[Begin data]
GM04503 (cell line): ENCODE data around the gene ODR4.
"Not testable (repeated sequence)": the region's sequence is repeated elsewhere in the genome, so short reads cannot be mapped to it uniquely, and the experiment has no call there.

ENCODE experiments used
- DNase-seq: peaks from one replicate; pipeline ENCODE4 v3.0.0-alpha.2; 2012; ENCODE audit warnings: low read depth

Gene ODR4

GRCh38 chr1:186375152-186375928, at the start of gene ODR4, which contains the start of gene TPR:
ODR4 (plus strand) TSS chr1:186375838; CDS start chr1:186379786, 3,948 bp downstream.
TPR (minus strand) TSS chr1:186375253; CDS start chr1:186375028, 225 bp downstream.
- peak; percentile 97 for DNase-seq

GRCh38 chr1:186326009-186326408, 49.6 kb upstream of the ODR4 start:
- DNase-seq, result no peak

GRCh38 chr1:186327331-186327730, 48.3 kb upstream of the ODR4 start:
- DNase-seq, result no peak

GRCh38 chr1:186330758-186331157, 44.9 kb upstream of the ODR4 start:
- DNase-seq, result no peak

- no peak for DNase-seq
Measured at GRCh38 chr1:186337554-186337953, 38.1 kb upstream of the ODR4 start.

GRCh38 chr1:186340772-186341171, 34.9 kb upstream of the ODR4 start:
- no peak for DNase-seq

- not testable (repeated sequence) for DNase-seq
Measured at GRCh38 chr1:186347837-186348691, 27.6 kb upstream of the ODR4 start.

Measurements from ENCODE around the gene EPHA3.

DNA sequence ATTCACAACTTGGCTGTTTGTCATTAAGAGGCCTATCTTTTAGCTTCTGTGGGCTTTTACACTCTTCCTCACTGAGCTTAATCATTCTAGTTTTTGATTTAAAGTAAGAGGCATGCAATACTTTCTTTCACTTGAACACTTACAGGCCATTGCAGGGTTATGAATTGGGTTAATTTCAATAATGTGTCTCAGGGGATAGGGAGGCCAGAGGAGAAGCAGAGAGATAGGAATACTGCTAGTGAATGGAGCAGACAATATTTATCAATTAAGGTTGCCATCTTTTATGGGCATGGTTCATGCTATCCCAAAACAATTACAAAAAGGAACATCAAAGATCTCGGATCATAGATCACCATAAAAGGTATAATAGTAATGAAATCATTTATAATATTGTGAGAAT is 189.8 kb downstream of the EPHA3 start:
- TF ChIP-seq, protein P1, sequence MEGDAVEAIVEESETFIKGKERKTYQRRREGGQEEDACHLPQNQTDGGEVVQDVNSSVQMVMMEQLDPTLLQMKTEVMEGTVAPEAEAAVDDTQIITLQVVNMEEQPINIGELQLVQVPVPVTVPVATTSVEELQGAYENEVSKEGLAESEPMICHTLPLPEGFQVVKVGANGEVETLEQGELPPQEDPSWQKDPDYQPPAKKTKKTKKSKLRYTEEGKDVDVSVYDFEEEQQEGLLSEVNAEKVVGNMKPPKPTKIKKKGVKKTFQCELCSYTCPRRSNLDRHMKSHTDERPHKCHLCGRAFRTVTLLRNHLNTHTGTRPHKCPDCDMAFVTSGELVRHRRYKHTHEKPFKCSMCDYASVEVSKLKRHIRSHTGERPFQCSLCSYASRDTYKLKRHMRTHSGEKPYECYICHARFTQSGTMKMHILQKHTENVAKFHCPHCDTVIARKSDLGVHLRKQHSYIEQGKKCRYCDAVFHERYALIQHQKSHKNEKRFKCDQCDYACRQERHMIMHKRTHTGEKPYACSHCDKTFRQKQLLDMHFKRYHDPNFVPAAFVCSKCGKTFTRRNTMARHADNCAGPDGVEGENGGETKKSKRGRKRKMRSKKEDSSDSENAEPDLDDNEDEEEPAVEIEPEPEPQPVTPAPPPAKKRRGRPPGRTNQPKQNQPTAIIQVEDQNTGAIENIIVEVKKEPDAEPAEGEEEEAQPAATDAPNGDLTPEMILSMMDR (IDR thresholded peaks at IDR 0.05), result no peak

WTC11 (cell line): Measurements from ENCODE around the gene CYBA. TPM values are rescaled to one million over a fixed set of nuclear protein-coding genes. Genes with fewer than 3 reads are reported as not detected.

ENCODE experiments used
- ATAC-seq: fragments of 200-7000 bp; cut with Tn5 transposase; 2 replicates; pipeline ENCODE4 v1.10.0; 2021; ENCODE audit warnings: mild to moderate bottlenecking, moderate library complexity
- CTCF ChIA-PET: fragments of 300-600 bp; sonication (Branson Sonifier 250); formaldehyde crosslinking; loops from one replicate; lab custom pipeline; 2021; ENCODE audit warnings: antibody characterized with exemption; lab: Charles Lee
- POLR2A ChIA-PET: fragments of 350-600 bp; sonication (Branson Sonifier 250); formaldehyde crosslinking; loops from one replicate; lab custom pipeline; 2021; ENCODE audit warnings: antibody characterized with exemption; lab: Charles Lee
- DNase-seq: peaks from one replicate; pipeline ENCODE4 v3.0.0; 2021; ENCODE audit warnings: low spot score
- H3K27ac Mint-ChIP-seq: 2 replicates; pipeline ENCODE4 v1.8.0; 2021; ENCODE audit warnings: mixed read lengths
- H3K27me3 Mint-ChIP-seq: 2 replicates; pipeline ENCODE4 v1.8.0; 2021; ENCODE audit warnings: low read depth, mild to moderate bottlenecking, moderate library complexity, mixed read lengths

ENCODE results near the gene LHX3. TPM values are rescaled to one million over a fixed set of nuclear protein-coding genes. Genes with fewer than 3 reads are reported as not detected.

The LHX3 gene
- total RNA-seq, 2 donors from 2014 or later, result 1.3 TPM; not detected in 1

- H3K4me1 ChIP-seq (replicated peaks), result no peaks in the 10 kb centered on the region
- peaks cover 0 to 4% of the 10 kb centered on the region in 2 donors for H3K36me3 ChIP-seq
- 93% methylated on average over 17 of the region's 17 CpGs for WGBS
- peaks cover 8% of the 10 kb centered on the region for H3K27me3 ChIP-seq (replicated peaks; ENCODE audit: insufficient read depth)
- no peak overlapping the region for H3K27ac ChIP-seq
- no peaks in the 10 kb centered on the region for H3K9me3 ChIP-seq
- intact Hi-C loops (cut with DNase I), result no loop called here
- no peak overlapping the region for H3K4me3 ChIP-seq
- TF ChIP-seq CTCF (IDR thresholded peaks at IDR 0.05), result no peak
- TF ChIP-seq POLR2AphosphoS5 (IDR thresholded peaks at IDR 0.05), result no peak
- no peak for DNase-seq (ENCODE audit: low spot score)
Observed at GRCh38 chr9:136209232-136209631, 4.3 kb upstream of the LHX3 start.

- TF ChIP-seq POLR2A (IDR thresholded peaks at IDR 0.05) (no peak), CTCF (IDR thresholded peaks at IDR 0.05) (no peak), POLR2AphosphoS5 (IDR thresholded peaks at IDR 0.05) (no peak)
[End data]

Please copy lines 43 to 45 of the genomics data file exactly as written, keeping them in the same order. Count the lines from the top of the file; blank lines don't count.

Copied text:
- no peak overlapping the region for H3K4me3 ChIP-seq
- TF ChIP-seq CTCF (IDR thresholded peaks at IDR 0.05), result no peak
- TF ChIP-seq POLR2AphosphoS5 (IDR thresholded peaks at IDR 0.05), result no peak